Volunteering in Nepal – Adventure Philanthropist *Video*
Meet my good friend and Adventure Philanthropist Pirjo! I met Pirjo while trekking in Nepal and subsequently visited her at her family’s summer cottage in Finnish Lapland this summer.
While visiting at their lovely lake-side cottage I asked Pirjo about her recent 3-month volunteer stint in Nepal:
Can’t see the video? Click on this link: Adventure Philanthropist Pirjo
Volunteering in Nepal
Pirjo volunteered at a hospital in Nepal that that was started by The Leprosy Mission International (TLMI) more than 50 years ago. Today the hospital is run by Nepali, but the hospital still receives some financial support from TLMI.
While volunteering, Pirjo paid $15 a day for her food and accommodation. The accommodations were very basic, but right in the vicinity of the hospital so she could walk to work each day. I remember her telling me stories of how she did all her laundry by hand and took bucket showers for the full 3 months.
Using your Professional Skills
As a physical therapist with special training in working with leprosy patients, Pirjo’s skills and experience are much in demand! Pirjo gained her specialty while working with the same organization in Bhutan for 3 years. To arrange her volunteer gig in Nepal, she simply called the TLMI representative in Finland.
Most of us know very little about leprosy, like:
Does leprosy still even exist? Yes, in fact, every 2 minutes a person is diagnosed with leprosy. In 2010, there were 28,474 new cases of leprosy detected. Globally there are 2-3 million people with leprosy-related disabilities.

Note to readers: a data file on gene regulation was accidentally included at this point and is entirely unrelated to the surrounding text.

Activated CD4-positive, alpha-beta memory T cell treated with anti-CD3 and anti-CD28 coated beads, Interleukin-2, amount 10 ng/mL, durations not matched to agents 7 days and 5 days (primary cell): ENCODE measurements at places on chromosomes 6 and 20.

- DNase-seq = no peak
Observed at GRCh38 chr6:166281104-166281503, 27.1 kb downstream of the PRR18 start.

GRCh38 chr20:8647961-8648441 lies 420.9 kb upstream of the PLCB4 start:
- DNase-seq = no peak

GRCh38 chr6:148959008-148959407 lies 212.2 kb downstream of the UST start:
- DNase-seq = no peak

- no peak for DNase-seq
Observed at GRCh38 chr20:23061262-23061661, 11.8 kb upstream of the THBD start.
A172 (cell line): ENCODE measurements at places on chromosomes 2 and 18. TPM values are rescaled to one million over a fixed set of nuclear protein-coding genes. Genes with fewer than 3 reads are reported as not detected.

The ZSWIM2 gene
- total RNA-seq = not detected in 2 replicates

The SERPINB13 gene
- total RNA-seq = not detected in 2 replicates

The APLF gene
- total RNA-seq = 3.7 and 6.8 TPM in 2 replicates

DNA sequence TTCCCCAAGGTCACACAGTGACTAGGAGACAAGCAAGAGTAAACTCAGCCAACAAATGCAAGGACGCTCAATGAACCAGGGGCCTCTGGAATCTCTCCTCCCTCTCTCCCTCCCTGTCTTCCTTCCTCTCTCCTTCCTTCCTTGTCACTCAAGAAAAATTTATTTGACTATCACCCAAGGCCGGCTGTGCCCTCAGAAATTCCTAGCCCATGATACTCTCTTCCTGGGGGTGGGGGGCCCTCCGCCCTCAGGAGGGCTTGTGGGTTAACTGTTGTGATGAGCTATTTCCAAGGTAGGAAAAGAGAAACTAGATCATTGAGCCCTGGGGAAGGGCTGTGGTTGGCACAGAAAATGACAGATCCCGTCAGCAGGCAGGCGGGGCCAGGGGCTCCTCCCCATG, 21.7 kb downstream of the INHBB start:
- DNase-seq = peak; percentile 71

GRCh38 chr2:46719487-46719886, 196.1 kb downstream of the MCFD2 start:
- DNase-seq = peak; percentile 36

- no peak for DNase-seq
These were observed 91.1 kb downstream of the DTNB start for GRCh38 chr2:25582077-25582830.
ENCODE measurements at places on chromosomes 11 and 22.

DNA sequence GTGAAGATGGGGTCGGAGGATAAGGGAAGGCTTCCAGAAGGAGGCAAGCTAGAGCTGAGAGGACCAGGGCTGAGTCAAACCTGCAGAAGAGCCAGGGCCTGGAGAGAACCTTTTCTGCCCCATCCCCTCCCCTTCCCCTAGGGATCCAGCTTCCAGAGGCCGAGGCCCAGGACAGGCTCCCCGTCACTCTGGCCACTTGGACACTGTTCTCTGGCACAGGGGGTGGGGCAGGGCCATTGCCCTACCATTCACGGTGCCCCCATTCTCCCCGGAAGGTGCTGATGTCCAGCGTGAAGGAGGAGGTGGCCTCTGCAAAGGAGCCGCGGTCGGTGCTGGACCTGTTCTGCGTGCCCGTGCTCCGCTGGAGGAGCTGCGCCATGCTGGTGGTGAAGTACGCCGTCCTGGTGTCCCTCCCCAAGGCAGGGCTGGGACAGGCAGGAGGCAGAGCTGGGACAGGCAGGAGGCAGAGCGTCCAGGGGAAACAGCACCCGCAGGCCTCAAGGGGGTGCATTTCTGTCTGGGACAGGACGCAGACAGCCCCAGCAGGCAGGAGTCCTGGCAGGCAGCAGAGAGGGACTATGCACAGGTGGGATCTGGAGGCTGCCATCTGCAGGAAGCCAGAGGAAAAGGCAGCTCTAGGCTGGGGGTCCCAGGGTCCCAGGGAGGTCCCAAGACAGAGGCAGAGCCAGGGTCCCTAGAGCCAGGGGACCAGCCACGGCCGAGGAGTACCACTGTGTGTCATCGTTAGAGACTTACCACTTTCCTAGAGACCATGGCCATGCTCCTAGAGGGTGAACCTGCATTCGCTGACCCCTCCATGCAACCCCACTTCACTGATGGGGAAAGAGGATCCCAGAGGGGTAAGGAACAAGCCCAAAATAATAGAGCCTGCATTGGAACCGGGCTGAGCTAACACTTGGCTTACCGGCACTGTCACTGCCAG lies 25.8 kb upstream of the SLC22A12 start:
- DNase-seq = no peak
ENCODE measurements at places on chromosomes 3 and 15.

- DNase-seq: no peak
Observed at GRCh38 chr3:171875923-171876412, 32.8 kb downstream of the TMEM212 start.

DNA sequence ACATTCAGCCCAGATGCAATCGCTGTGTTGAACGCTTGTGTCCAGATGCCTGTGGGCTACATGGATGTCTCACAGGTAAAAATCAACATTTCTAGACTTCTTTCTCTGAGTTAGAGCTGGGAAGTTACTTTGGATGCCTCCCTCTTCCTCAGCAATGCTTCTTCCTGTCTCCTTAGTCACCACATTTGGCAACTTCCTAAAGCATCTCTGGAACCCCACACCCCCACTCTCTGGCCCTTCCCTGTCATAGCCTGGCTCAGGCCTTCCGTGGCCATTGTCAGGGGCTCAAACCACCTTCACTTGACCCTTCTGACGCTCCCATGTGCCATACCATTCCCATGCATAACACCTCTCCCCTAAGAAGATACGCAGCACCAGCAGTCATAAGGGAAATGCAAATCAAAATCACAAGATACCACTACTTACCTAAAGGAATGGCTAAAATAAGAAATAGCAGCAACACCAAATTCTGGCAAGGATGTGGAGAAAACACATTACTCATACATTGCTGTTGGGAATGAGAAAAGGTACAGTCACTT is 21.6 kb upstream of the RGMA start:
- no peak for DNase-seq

Where is leprosy found? The most cases are found in India, Indonesia and Brazil. Here’s a clear map:
Have more questions about how leprosy is treated and how is it contracted? Visit the TLMI web site.
The Leprosy Mission (TLM), an international Christian organization, was founded in 1874 and helps those affected by leprosy. It is the oldest and largest leprosy-focused organization in the world today.
The organization’s work focuses on community-based rehabilitation (CBR), prevention of disability (POD), advocacy, capacity building, healthcare, education, and stigma reduction. Because leprosy affects people’s lives in many different ways, they seek to care for patients physical, social, spiritual and psychological needs.
The Leprosy Mission directly supports around 200 leprosy projects in 26 countries. The largest number of projects is in India, with a significant number in Bangladesh, Myanmar, Nigeria and Nepal. The organization provides financial and project support in another 24 countries.
Interested in volunteering or giving a donation? You can contact your TLMI country representative directly.
This entry was posted on Wednesday, August 15th, 2012 and is filed under Adventure Philanthropists.